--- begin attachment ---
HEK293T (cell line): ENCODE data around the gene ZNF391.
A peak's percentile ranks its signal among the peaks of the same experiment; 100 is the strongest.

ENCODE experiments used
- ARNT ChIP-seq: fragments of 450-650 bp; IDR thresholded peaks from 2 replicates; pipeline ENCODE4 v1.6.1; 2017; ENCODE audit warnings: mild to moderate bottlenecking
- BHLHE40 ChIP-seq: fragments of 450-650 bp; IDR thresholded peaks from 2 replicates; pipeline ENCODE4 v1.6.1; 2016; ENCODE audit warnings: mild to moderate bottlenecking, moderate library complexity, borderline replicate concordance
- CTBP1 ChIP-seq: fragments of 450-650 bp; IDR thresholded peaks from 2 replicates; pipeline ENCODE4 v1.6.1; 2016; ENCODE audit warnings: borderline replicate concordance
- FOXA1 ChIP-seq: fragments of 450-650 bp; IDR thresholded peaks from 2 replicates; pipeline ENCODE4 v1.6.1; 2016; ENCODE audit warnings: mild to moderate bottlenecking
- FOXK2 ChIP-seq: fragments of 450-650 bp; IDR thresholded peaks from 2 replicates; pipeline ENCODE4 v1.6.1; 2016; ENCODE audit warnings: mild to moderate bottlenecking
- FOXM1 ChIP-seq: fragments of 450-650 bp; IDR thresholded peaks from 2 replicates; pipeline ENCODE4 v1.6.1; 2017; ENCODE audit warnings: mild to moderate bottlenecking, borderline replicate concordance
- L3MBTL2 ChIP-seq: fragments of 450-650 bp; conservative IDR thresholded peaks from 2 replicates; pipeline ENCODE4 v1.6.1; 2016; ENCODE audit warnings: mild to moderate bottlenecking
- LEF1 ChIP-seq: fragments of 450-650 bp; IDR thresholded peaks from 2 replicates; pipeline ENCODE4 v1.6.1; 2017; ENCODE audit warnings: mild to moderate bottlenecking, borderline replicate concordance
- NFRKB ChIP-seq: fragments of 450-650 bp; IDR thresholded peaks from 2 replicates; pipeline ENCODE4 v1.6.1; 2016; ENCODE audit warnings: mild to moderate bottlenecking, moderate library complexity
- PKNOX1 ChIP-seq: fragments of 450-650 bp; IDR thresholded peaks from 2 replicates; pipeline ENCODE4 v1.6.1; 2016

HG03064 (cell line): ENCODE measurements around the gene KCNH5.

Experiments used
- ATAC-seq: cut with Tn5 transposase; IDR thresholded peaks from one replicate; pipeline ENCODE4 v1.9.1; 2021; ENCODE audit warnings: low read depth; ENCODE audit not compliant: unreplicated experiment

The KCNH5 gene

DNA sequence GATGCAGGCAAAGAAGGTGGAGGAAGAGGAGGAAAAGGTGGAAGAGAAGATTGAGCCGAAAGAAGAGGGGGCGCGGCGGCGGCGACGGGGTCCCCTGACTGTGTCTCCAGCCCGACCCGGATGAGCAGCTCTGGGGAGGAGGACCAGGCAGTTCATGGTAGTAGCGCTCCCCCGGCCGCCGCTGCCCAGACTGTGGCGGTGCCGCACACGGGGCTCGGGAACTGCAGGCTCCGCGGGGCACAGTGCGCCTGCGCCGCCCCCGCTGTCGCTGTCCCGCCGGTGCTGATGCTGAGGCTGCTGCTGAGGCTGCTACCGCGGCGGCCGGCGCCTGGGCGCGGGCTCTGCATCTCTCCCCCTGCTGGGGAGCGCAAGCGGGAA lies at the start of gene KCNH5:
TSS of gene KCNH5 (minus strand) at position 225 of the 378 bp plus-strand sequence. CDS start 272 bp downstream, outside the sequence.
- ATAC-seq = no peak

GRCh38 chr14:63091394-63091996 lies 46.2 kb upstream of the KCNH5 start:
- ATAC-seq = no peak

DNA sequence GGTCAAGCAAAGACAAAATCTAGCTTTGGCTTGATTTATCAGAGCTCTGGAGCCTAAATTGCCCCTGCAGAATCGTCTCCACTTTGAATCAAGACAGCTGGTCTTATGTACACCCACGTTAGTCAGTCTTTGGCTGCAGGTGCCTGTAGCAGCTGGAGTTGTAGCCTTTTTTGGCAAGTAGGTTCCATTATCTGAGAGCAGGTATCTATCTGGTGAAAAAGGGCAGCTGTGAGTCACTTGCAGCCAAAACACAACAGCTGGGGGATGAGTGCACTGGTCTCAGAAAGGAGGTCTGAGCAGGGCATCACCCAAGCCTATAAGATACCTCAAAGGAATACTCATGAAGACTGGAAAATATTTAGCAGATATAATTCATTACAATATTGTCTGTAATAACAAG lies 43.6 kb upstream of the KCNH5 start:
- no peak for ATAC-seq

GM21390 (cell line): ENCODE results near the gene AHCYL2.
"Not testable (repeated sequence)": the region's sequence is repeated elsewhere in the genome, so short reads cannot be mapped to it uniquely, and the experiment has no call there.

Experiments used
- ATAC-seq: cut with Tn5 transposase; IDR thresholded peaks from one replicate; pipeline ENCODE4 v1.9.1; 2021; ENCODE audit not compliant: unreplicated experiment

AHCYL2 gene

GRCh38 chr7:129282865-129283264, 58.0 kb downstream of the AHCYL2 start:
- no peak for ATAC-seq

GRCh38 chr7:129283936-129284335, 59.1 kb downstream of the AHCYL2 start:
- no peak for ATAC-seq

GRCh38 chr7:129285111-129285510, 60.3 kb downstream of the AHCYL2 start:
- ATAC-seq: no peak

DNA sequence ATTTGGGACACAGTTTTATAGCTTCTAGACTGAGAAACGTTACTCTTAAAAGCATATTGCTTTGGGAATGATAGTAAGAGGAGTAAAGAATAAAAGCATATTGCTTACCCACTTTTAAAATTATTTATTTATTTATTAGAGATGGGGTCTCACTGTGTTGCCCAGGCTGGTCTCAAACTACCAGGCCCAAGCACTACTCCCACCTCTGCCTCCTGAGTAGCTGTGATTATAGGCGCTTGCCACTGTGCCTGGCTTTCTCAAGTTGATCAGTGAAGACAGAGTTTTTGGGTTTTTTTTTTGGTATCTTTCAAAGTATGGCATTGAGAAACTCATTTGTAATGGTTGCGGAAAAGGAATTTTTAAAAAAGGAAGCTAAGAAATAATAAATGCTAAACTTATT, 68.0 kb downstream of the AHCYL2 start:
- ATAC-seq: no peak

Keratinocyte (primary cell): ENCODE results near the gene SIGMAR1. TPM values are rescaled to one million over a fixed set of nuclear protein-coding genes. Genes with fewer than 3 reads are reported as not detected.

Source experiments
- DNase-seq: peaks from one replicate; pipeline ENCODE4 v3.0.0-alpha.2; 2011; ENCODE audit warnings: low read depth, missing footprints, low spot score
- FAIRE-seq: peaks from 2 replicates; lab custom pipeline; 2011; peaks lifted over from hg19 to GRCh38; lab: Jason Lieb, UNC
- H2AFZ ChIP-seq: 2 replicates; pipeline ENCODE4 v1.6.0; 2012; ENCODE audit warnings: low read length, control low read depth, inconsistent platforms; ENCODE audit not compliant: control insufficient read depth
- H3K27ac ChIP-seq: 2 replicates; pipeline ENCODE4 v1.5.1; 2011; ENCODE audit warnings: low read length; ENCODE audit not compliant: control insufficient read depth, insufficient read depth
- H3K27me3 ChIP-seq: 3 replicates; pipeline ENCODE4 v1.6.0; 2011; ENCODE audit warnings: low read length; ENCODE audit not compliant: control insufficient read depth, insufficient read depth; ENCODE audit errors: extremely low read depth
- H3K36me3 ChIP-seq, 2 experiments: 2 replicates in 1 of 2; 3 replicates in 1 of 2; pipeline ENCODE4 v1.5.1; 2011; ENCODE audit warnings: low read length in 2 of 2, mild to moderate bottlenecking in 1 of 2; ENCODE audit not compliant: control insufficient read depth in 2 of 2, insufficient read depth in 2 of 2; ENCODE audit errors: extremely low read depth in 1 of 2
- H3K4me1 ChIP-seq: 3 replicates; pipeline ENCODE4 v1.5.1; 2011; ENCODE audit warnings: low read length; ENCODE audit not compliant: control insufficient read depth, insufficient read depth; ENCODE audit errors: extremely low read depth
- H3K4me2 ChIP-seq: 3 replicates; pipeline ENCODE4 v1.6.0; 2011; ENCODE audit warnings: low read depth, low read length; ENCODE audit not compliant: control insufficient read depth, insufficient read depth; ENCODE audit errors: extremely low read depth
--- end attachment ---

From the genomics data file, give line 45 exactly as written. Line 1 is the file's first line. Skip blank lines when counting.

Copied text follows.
- H3K36me3 ChIP-seq, 2 experiments: 2 replicates in 1 of 2; 3 replicates in 1 of 2; pipeline ENCODE4 v1.5.1; 2011; ENCODE audit warnings: low read length in 2 of 2, mild to moderate bottlenecking in 1 of 2; ENCODE audit not compliant: control insufficient read depth in 2 of 2, insufficient read depth in 2 of 2; ENCODE audit errors: extremely low read depth in 1 of 2